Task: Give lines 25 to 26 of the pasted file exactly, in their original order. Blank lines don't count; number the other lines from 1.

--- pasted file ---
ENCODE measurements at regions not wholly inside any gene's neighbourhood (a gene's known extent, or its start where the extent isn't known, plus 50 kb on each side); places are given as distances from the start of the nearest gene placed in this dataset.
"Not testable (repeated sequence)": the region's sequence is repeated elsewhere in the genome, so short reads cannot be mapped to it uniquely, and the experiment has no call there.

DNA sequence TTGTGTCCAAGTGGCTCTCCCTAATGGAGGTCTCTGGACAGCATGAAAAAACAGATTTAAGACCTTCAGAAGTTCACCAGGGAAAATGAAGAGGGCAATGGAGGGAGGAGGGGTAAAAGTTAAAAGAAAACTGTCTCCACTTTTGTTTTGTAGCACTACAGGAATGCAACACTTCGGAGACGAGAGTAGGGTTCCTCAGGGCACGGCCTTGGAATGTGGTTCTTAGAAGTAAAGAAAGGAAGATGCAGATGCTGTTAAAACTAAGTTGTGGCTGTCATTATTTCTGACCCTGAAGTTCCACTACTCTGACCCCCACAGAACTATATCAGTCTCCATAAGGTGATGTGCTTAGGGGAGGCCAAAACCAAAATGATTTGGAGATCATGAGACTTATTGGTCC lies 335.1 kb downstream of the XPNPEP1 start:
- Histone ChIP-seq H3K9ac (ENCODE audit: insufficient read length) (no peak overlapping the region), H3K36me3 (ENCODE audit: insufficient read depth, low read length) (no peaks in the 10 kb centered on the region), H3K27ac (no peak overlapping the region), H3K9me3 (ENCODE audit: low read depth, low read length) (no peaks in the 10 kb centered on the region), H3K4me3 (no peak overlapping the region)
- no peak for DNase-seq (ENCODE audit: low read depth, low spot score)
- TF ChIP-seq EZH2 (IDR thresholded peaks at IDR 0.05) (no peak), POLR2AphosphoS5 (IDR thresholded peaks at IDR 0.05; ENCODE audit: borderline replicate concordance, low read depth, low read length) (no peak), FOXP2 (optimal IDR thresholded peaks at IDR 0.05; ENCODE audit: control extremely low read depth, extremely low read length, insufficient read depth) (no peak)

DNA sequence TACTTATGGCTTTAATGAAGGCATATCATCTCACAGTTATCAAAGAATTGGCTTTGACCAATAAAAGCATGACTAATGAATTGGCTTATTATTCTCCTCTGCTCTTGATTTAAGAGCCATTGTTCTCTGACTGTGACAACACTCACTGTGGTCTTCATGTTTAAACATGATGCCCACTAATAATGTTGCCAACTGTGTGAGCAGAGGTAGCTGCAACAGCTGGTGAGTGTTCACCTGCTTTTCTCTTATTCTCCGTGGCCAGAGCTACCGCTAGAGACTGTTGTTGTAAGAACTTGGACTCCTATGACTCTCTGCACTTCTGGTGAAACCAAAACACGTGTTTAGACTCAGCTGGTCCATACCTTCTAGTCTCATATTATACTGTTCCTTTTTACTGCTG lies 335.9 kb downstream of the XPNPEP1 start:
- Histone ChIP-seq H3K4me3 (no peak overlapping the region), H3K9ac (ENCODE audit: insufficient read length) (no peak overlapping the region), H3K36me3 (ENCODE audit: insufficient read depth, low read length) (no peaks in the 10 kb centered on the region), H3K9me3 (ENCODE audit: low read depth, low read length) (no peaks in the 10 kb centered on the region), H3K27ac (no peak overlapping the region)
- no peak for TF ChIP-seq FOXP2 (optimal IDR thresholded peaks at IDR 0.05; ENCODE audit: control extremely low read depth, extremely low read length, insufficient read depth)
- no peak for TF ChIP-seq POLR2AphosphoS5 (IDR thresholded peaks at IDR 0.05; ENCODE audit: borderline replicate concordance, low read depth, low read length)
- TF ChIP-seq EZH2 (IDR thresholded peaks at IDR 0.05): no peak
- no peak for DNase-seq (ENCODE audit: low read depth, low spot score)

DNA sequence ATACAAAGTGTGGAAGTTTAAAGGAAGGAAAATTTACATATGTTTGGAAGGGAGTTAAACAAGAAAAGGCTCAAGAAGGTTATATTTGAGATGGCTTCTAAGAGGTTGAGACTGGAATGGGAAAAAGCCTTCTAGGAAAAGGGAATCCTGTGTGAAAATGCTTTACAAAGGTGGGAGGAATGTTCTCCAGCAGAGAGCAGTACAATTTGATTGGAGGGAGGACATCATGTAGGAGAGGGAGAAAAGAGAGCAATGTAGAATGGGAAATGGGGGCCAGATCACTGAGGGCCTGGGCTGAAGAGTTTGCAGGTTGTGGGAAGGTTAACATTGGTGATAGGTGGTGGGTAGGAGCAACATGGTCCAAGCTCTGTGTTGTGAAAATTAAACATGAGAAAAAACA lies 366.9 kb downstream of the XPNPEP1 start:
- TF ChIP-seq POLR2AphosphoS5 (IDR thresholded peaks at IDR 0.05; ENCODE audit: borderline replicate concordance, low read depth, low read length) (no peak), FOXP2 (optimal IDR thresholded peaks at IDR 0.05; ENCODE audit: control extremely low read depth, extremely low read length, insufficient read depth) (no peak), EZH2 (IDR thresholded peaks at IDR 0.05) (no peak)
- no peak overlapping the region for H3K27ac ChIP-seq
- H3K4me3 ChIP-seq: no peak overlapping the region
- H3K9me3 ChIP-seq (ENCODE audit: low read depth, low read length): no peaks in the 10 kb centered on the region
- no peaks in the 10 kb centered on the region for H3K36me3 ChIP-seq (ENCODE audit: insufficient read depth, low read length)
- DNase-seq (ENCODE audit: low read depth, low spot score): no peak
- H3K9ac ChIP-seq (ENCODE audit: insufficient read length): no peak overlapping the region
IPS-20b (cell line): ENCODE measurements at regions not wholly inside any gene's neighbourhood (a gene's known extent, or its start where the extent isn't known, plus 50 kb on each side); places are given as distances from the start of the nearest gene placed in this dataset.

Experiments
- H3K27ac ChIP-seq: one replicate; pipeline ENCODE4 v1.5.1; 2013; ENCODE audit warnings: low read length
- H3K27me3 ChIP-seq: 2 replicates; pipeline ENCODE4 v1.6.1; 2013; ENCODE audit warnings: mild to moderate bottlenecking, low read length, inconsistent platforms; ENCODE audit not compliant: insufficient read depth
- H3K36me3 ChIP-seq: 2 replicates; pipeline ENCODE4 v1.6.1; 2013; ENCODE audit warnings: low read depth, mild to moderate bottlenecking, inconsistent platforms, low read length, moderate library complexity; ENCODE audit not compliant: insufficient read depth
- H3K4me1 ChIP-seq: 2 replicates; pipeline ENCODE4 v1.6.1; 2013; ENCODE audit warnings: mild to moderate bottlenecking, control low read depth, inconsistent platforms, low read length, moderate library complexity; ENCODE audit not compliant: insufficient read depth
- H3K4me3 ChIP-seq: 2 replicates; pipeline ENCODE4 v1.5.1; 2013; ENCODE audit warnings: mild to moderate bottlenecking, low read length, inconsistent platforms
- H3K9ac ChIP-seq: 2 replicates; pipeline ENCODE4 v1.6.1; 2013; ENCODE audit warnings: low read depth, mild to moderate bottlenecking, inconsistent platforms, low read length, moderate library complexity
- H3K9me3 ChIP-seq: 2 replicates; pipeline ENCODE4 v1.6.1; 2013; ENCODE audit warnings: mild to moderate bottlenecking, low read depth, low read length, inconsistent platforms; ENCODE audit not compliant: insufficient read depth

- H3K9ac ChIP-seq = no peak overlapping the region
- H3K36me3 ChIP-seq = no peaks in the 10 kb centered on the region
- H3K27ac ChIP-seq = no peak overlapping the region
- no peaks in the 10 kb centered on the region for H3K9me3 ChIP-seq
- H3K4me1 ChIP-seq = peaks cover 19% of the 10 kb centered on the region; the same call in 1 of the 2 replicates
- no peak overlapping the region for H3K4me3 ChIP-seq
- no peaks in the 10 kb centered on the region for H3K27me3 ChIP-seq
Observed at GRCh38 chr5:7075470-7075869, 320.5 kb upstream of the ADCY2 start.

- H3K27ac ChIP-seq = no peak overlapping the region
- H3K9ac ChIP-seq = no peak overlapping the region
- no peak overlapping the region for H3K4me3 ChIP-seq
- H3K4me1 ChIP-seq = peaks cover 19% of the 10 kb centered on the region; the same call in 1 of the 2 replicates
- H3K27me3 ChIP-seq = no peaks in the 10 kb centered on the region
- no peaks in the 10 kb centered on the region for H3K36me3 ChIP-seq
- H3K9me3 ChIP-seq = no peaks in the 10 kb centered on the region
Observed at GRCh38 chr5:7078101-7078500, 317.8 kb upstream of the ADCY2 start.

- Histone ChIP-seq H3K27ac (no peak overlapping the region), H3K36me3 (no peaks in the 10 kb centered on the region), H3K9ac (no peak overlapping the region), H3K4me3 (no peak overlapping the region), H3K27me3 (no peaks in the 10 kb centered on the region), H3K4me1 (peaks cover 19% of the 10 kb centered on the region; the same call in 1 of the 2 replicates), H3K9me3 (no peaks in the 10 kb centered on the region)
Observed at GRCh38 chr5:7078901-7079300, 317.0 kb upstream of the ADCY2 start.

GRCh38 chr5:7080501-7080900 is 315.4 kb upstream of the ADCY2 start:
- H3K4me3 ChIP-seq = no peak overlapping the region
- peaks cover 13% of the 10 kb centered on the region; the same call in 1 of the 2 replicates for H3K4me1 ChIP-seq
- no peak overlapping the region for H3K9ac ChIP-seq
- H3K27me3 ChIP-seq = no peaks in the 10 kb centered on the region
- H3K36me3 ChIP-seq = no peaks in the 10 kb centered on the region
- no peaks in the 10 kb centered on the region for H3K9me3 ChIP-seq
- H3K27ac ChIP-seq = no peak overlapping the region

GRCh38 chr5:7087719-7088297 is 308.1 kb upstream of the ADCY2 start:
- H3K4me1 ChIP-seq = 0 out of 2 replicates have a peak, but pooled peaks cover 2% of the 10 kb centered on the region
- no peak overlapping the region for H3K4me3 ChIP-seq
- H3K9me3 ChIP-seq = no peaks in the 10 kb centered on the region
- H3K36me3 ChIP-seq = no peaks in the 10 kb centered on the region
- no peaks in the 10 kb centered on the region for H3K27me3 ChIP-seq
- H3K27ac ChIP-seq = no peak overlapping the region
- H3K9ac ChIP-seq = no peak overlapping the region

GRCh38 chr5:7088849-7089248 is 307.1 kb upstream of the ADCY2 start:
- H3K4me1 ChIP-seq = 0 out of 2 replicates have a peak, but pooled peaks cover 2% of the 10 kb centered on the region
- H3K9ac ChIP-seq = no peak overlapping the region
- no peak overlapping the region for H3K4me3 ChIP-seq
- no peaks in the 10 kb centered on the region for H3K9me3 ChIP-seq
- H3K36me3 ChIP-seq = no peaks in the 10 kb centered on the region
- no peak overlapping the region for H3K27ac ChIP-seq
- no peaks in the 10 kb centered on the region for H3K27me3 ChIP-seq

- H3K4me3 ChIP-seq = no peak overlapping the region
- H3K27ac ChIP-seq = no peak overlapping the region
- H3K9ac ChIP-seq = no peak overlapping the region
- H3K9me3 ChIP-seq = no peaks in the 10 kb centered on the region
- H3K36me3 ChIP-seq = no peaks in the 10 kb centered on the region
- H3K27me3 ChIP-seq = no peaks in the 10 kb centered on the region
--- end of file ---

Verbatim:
- H3K36me3 ChIP-seq: 2 replicates; pipeline ENCODE4 v1.6.1; 2013; ENCODE audit warnings: low read depth, mild to moderate bottlenecking, inconsistent platforms, low read length, moderate library complexity; ENCODE audit not compliant: insufficient read depth
- H3K4me1 ChIP-seq: 2 replicates; pipeline ENCODE4 v1.6.1; 2013; ENCODE audit warnings: mild to moderate bottlenecking, control low read depth, inconsistent platforms, low read length, moderate library complexity; ENCODE audit not compliant: insufficient read depth